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Striving for a sustainable future - Recent updates to the Sustainability Linked Loan Principles

  • Northern Ireland
  • General

08-07-2021

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The consideration of environmental, social and governance (ESG) factors by corporate borrowers, investors and lenders has continued on a steady upward trajectory over the last number of years. Despite the impact of the COVID-19 pandemic, that positive movement shows no sign of abating. In fact, there has been an acceleration of an awareness of, and desire to implement, ESG principles by market participants.  
 
The recent publication by the LMA and other related trade associations of a further set of updates to the Sustainability Linked Loan principles and guidance (the “SLLPs”) presents an opportunity to reflect on the current status of this increasingly important area in the finance world. 

What changes are contained in the updated SLLPs?

The SLLPs have been updated as follows:

1. Selection of KPIs

The credibility of the SLL marketplace is contingent upon the selection of KPIs which are seen to be plausible. In order to achieve this, the selected KPIs must be material to the borrower’s sustainability and business strategy and also relate to ESG challenges which are pertinent to the sector within which the borrower operates.

The SLLPs stipulate that KPIs should be:

• relevant, core and material to the borrower’s overall business, and of high strategic significance to the borrower’s current and/or future operations;

• measurable or quantifiable on a consistent methodological basis; and

• able to be benchmarked, ie as much as possible using an external reference or definitions to facilitate the assessment of the SPT’s level of ambition.

2. Benchmarking KPIs

Further clarity has been provided as to what is required in order to properly benchmark KPIs. As part of that process, borrowers and lenders should be cognisant of goals and objectives set out in widely recognised international agreements such as the UNFCCC Climate Agreement, ratified in 2016 (more commonly known as the Paris Agreement), the UN Sustainable Development Goals published in 2015 and relevant industry standards which should be included in the benchmarking process in order to maintain their veracity.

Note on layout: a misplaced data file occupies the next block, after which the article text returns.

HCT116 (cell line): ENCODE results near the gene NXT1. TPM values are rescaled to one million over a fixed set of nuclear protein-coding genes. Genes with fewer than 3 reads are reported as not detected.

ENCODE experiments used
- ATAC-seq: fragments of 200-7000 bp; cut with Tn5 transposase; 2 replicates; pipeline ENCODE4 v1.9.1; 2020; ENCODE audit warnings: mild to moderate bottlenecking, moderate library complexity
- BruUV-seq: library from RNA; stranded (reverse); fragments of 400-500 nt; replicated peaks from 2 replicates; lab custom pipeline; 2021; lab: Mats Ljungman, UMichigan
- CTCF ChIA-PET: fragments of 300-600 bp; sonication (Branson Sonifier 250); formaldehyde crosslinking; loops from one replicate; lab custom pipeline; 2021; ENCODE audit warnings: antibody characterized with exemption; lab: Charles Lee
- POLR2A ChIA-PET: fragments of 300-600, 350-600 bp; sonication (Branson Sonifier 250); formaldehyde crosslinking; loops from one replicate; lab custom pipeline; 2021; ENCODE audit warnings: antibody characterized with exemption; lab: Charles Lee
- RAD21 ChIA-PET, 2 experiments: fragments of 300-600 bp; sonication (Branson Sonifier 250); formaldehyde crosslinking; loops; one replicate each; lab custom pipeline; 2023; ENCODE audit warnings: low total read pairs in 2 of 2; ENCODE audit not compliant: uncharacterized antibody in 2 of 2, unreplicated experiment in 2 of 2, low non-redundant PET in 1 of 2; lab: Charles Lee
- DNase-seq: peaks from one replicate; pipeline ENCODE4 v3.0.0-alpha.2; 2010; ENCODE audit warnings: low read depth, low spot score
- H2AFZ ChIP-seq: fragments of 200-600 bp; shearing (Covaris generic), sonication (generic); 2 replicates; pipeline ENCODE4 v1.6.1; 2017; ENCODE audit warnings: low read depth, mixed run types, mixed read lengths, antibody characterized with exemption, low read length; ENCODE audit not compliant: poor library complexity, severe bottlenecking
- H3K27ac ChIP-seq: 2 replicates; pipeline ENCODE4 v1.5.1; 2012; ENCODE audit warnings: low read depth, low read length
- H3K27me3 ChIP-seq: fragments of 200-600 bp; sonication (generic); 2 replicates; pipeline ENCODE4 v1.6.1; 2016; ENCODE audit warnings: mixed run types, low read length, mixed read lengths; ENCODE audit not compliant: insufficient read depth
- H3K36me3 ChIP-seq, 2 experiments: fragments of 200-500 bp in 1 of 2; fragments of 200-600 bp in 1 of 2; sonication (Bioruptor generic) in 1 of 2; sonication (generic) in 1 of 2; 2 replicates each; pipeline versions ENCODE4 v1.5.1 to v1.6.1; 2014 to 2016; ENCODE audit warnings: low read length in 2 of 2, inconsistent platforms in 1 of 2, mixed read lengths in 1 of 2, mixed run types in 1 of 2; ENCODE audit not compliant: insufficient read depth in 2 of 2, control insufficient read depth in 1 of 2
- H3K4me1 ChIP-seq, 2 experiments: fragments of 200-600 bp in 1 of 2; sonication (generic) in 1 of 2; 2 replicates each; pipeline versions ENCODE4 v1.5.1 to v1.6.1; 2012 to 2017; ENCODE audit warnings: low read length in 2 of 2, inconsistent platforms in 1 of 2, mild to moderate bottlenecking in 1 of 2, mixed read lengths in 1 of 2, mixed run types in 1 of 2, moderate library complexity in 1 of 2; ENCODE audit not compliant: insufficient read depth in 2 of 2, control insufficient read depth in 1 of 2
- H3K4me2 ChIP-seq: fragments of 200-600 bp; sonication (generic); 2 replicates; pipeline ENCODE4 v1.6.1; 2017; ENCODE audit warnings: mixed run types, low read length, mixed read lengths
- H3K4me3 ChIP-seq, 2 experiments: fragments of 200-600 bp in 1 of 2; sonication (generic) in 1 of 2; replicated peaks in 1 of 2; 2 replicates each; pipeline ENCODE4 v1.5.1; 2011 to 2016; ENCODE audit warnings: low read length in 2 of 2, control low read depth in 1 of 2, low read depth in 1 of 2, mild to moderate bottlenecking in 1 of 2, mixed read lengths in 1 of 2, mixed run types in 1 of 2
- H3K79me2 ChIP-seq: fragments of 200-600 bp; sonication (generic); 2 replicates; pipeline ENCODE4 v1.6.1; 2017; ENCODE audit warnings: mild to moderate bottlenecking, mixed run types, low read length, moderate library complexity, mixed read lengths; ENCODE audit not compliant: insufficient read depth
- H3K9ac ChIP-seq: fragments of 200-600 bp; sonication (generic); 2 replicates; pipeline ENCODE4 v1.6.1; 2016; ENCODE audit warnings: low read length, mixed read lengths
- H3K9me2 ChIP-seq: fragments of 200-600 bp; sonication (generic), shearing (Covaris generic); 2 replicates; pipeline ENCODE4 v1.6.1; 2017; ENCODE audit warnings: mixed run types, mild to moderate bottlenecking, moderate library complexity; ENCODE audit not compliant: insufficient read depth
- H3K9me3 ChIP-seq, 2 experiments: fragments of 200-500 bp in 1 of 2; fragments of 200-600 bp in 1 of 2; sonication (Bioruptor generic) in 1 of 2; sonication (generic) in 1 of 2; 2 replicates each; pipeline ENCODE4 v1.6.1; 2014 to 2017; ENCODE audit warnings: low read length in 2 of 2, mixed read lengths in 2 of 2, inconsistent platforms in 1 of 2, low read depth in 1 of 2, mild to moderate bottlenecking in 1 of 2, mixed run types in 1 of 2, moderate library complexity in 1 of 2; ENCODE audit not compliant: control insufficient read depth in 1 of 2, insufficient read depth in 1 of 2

The KPIs must be clearly defined and the borrower must specify how the target is linked to its overall sustainability or ESG strategy and set out its calculation methodology in a transparent manner.

3. Calibration of SPTs

The SLLPs have to date accentuated the importance of choosing SPTs and related KPIs which are both ambitious and suitably meaningful to the borrower’s overall business.

In order to assist lenders with their evaluation process when it comes to the setting of appropriate SPTs, there is an expectation that the borrower’s historical performance relating to the proposed SPTs will have been disclosed through previous annual reports or sustainability reports of the borrower. Ideally, this information should be available for at least the previous three years. However, there is an awareness that the lack of such information should not be a barrier to new entrants to SLL arrangements.

Borrowers are expected to communicate the rationale for choosing its KPIs and outline the motivating factors for the SPTs. This will require the borrower to set out its level of ambition, the consistency of the SPTs with its overall strategy, its benchmarking approach and how it intends to achieve the SPTs.

Borrowers are also encouraged to:

• set clear timelines for the achievement of their SPTs;

• use a baseline or science based reference point as the basis for measuring the improvement of KPIs; and

• specify how they intend to achieve their SPTs through identifying the key actions to be implemented.

There is likely to be increased third party involvement in the structuring of SLLs going forward with a “Sustainability Coordinator” or a “Sustainability Structuring Agent” advising the relevant parties on the negotiation of KPIs and calibration of the SPTs.